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Archives for February, 2012

Counseling

For Minority Teens, Therapy Might Discourage Later Treatment

Some new findings about disparities in the way young adults of different races use mental health services have been troubling me since I first read about them last week.

Whites who received "psychological or emotional counseling" as teenagers were more likely to be in treatment as young adults compared to their age peers who didn't receive counseling, a study in Psychological Services found.

But for black young adults, the findings were reversed: Having received counseling...
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Antidepressants

Is It Me Or My Meds?

I borrowed the title for today's post from Is It Me Or My Meds?, a very interesting book by the sociologist David Karp that examines how people taking antidepressants understand the drugs' impact on different aspects of their identity.

I keep coming back to this question with regard to a new medication I'm taking and some rather unpleasant and difficult-to-place cognitive effects I've been experiencing.

Karp's book asks the question broadly, invoking it in big,...
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Adherence

Medication in The Marriage Plot

I stayed up late the last few nights reading Jeffrey Eugenides' The Marriage Plot, engrossed in large part by the subplot involving Leonard Bankhead, who suffers from bipolar disorder and what might be called a typically complicated relationship with both his manic phases and his medication.

The book is set in the early 1980s, which gives Leonard few viable options for pharmaceutical treatment. Now doctors often prescribe anticonvulsants such as Tegretol and Depakote, and atypical...
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ADHD drugs

Teachers Who Take Medications: License to Intervene?

In the ever-fraught public discussion of kids and psychiatric medication, the proper role of school administrators and teachers often comes up. What teachers should or shouldn't say to parents about medication treatment for their students is an understandably touchy subject.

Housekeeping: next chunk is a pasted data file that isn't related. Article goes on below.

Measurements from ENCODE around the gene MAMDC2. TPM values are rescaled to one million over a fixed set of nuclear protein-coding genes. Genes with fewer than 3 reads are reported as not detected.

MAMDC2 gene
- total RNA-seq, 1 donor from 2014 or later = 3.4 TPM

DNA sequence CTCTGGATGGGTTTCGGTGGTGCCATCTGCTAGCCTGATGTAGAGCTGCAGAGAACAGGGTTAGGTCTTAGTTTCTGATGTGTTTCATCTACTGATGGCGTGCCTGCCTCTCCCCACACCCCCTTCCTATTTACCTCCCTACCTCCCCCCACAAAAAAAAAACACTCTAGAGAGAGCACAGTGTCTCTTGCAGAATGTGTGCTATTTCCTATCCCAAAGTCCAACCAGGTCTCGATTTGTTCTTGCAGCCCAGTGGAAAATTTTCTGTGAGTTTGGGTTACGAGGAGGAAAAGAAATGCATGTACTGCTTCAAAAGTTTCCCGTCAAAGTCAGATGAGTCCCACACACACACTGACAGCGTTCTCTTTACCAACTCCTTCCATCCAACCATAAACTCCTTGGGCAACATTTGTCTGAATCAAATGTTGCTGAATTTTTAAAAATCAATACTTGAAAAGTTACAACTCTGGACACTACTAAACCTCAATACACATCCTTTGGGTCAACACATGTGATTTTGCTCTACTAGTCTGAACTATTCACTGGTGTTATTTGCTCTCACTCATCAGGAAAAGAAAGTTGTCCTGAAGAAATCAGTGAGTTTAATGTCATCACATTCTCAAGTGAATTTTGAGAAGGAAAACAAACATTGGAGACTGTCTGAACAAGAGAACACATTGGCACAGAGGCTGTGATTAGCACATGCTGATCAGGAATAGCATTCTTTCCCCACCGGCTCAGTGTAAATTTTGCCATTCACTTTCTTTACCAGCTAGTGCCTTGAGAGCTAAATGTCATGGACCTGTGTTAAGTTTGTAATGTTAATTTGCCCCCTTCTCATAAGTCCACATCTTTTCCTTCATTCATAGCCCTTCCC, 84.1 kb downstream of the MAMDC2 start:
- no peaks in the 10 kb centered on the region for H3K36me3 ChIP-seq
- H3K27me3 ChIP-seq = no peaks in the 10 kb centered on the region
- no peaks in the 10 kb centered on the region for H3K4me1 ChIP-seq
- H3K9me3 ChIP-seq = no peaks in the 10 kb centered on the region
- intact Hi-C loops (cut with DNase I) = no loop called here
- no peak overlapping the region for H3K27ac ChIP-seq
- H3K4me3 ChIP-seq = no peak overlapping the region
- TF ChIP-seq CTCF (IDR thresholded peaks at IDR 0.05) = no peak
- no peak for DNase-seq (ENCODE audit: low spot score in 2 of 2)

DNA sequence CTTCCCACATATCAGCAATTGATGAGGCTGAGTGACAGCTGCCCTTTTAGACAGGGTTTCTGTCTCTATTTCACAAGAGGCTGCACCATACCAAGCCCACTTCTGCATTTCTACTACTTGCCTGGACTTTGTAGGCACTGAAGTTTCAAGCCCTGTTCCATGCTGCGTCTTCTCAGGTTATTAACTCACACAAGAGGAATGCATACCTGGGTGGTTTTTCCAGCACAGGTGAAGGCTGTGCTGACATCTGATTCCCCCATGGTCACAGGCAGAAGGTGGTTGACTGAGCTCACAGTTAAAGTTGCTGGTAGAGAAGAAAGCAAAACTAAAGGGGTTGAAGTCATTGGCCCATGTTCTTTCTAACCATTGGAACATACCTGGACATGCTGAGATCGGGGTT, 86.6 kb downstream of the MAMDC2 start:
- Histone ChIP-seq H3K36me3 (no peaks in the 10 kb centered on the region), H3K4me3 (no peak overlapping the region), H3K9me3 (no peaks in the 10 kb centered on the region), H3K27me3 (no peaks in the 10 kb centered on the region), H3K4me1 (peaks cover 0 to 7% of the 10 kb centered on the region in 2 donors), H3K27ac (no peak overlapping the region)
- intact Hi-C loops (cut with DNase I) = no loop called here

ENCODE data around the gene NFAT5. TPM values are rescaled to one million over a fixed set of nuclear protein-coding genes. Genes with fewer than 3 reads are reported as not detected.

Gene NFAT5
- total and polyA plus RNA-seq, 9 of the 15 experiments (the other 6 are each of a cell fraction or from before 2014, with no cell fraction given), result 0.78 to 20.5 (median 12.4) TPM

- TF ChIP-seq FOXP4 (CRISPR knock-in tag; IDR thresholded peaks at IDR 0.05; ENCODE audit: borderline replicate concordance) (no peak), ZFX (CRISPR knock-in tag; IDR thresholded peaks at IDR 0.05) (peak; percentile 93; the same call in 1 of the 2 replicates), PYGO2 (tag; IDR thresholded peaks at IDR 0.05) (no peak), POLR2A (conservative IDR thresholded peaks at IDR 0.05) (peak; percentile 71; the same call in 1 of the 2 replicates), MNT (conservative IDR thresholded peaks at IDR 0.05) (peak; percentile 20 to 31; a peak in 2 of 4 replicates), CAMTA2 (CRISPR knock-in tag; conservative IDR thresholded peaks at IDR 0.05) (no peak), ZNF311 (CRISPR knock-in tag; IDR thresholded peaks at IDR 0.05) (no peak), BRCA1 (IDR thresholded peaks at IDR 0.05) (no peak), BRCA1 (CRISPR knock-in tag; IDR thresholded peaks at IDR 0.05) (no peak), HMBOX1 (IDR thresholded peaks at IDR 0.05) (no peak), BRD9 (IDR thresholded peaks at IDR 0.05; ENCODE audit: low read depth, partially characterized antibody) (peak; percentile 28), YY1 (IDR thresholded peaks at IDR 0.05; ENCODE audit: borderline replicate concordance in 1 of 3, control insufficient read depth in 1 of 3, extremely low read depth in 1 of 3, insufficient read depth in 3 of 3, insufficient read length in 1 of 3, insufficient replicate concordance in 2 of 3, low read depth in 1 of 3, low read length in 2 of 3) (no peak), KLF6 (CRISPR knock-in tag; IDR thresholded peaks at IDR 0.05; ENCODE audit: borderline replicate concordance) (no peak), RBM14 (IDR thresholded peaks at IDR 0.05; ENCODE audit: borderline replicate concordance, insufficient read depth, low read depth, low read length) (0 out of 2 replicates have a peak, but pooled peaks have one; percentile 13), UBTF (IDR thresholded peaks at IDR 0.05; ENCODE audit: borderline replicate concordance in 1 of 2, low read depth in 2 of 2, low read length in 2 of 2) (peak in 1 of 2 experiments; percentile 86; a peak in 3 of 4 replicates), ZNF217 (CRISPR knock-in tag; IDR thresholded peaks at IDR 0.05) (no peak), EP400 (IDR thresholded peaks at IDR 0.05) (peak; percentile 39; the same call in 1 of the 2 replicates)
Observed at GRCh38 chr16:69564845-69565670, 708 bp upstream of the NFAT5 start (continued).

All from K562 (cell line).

Many parents are wary of being told to medicate their child because an overwhelmed teacher "can't deal" or because medication would be cheaper than providing special services.

Teachers and administrators, though,...
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Adherence

Refusing Medication: “I Thought I Deserved This Abyss”

This reader's story about her experience with medication seems especially timely, given the recent analysis of studies analyzing suicidal ideation and antidepressants. She says she experienced such suicidal thoughts in the initial weeks of treatment, but that the thoughts passed.

For patients, especially young people, who do experience this kind of suicidal ideation after beginning an antidepressant, it is usually early in the course of treatment. The reader, who didn't want to use...
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Antidepressants

Kids, Antidepressants & Suicide: Could The Stats Cancel Each Other Out?

A new, important study published in the prestigious Archives of General Psychiatry found that antidepressants decrease the risk of suicidal thoughts and behavior in adults and have no effect on the risk in children.
This is big news, since in 2004 the FDA slapped a black box warning on antidepressants, cautioning that they could cause suicidal tendencies in people under 18. In 2007, the agency extended that warning to young adults...
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Drug Side Effects

“I Wish I Could Get Back To My ‘Old Self’ ” – A Reader’s Experience With Meds

Many people - most, I would venture to say - don't have simple, uncomplicated relationships with their medication. One reader who has generously shared her story of taking medication demonstrates how conflicted one can be about long-term drug treatment, and yet how one can feel unready or unable to end it.
Among many interesting issues Kristy touches on, I'm struck by how little the doctor explained to her at the...
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Drug Side Effects

Forgetting Hard-Learned Lessons About Meds

Trying to get one's medication regimen just right proves an ongoing challenge for many people. Over the years, I've learned that if you need to change something about your meds, it's best to alter just once thing at a time.

Tweak too many things at once and neither you nor your doctor will be able to tell which new drug, altered dosage, or medication interaction is to blame.

I say this, but I still...
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